feel only if you really have time to find out.
I am not strong. I'm just numb. When you tell me I am strong, I feel
that you don't see me.
I will not recover. This is not a cold or the flu. I'm not sick. I'm
grieving and that's different. My grieving may only begin 6 months after
my loved one's death. Don't think that I will be over it in a year. For
I am not only grieving his death, but also the person I was when I was
with him, the life that we shared, the plans we had for watching our
children and grandchildren grow, the places we will never get to go together, and the
hopes and dreams that will never come true. My whole world has crumbled
and I will never be the same.
I will not always be grieving as intensely, but I will never forget my
loved one and rather than recover, I want to incorporate his life and
love into the rest of my life. He is a part of me and always will be,
and sometimes I will remember him with joy and other times with a tear.
Both are okay.
I don't have to accept the death. Yes, I have to understand that it has
happened and it is real, but there are some things in life that are just
When you tell me what I should be doing, then I feel even more lost and
alone. I feel badly enough that my loved one is dead, so please don't
make it worse by telling me I'm not doing this right.
Please don't tell me I can find someone else or that I need to start
dating again. I'm not ready. And maybe I don't want to. And besides,
what makes you think people are replaceable? They aren't. Whoever comes
after will always be someone different.
I don't even understand what you mean when you say, "You've got to get
on with your life." My life is going on, I've been forced to take on
many new responsibilities and roles. It may not look the way you think
it should. This will take time and I will never be my old self again. So
please, just love me as I am today, and know that with your love and
support, the joy will slowly return to my life. But I will never forget
and there will always be times that I cry.
I need to know that you care about me. I need to feel your touch, your
hugs. I need you just to be with me, and I need to be with you. I need
to know you believe in me and in my ability to get through my grief in
my own way, and in my own time.
Please don't say, "Call me if you need anything." I'll never call you
because I have no idea what I need. Trying to figure out what you could
do for me takes more energy than I have. So, in advance, let me give you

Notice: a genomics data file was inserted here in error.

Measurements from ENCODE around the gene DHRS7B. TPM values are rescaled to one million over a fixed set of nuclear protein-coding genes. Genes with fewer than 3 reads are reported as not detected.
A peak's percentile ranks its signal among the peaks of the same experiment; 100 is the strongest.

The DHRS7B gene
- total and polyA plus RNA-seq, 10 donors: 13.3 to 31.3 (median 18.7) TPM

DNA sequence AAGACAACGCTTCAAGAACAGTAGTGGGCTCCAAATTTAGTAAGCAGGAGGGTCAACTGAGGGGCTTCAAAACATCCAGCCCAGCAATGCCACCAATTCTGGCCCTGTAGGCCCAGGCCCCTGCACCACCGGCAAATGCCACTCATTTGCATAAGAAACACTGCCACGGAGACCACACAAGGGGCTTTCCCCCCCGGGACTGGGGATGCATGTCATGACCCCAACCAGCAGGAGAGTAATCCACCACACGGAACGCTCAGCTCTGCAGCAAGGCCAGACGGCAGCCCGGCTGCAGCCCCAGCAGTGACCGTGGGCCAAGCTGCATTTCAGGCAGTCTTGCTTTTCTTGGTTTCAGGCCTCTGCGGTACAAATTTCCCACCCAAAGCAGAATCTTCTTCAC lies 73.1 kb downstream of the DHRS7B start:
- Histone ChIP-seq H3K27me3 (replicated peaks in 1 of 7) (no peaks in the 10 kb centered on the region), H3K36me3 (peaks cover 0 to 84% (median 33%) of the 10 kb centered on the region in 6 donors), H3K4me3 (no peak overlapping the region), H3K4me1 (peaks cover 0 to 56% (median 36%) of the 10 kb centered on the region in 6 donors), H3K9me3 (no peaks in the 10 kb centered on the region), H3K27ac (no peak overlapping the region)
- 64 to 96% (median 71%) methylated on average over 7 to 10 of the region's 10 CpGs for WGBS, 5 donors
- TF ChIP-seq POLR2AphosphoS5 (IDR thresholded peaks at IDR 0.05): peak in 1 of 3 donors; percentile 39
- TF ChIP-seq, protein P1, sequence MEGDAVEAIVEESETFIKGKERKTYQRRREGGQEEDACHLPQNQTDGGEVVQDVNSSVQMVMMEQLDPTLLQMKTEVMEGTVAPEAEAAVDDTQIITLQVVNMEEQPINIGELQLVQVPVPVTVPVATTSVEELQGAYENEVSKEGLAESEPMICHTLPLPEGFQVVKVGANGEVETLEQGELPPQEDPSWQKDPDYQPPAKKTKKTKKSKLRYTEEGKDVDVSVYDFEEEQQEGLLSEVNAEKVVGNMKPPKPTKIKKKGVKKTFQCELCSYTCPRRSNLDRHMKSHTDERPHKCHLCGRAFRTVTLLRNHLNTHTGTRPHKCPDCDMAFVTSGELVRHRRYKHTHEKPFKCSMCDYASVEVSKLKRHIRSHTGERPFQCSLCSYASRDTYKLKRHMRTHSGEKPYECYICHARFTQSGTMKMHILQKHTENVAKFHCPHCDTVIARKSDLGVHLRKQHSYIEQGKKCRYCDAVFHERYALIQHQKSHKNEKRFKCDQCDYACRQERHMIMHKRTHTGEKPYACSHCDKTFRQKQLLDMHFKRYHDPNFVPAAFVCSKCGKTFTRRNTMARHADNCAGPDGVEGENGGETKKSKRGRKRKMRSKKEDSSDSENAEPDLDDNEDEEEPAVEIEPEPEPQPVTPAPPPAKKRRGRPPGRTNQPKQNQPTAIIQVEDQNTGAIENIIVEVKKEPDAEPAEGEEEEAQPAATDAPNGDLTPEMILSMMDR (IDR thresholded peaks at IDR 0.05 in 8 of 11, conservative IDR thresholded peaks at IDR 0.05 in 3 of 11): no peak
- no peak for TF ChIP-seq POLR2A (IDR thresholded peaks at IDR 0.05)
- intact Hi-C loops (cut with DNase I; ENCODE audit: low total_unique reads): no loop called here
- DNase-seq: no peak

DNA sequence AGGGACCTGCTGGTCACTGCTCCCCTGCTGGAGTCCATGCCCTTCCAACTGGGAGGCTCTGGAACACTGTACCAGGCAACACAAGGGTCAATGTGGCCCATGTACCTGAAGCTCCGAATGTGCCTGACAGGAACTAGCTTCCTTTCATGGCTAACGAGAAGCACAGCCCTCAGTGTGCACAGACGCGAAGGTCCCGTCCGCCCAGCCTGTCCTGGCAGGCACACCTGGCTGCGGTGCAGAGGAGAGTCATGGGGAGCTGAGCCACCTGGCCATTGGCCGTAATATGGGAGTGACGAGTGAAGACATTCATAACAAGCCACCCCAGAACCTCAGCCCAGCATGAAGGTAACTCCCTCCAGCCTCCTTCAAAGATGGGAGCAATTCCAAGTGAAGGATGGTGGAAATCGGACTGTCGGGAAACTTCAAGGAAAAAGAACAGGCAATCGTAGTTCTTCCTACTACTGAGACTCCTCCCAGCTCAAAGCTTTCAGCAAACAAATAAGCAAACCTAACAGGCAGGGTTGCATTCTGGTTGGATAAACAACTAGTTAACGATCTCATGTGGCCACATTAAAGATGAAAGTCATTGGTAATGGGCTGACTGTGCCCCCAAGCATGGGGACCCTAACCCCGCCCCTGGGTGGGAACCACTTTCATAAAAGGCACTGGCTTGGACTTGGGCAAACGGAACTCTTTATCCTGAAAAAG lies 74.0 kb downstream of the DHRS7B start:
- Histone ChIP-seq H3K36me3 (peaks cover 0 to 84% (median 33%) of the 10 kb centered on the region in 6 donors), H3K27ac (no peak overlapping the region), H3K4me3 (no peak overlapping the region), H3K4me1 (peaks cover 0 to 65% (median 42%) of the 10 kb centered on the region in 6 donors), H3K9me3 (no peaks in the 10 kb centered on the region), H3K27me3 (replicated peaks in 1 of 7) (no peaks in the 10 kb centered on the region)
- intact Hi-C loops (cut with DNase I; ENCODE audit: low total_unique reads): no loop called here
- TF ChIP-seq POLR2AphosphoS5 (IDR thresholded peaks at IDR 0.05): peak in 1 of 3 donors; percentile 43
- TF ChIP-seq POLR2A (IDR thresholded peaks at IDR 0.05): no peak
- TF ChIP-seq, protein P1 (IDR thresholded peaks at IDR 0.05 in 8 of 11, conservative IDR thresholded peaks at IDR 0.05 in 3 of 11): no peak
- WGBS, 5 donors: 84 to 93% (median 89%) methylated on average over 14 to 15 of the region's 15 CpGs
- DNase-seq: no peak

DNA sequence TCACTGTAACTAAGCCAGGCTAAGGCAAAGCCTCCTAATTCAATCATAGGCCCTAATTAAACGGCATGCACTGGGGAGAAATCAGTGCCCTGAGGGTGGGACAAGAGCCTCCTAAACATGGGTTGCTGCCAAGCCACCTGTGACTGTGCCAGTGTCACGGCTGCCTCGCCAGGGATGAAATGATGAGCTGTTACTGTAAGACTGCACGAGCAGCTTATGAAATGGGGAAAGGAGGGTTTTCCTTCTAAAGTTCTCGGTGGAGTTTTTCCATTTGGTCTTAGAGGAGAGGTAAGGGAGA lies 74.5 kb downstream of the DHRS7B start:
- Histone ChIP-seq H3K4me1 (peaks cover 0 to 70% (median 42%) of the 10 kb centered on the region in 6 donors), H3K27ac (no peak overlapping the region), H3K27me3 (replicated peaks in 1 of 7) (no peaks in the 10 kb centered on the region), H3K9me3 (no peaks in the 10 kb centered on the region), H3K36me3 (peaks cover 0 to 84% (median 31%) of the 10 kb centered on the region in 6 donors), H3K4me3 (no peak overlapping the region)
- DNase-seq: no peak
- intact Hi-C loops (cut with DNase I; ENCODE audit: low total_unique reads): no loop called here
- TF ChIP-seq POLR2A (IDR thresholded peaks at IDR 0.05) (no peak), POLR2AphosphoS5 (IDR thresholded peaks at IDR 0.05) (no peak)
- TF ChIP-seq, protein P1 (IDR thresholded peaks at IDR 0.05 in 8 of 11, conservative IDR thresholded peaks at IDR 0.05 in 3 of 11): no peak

(a) Bring food or a movie over to watch together.
(b) Send me a card on special holidays, his birthday, and the
anniversary of his death, and be sure to mention his name. You can't
make me cry. The tears are here and I will love you for giving me the
opportunity to shed them because someone cared enough about me to reach
out on this difficult day.
(c) Ask me more than once to join you at a movie or lunch or dinner. I
may so no at first or even for a while, but please don't give up on me
because somewhere down the line, I may be ready, and if you've given up
then I really will be alone.
(d) Understand how difficult it is for me to be surrounded by couples,
to walk into events alone, to go home alone, to feel out of place in the same situations where I used to feel so comfortable.
Please don't judge me now - or think that I'm behaving strangely.
Remember I'm grieving. I may even be in shock. I am afraid. I may feel
deep rage. I may even feel guilty. But above all, I hurt. I'm
experiencing a pain unlike any I've ever felt before and one that can't
be imagined by anyone who has not walked in my shoes.
Don't worry if you think I'm getting better and then suddenly I seem to
slip backward. Grief makes me behave this way at times. And please don't
tell me you know how I feel, or that it's time for me to get on with my
life. What I need now is time to grieve.
Most of all thank you for being my friend. Thank you for your patience.
Thank you for caring. Thank you for helping, for understanding. Thank
you for praying for me.
And remember in the days or years ahead, after your loss - when you need
me as I have needed you - I will understand. And then I will come and be
OJ - that is exactly how I felt (feel); if I had that four months ago I would have just handed it out to every body that came up to me in the playground.
it is very useful isn't it, good to see you around, i did try to contact you throu the MN CAT system but you are not contactable.
You wouldn't have made it any worse, I don't mean to sound callous, but if he is anything like I was, he probably didn't even notice.
Now he probably has lots of support, if you are still taking cakes around in one or two months time, thats when it will be really be appreciated.
Hang on in there.
Dadinsteadofmum is so right. It is further down the line when, for everyone else life is back to normal, that your support will be invaluable.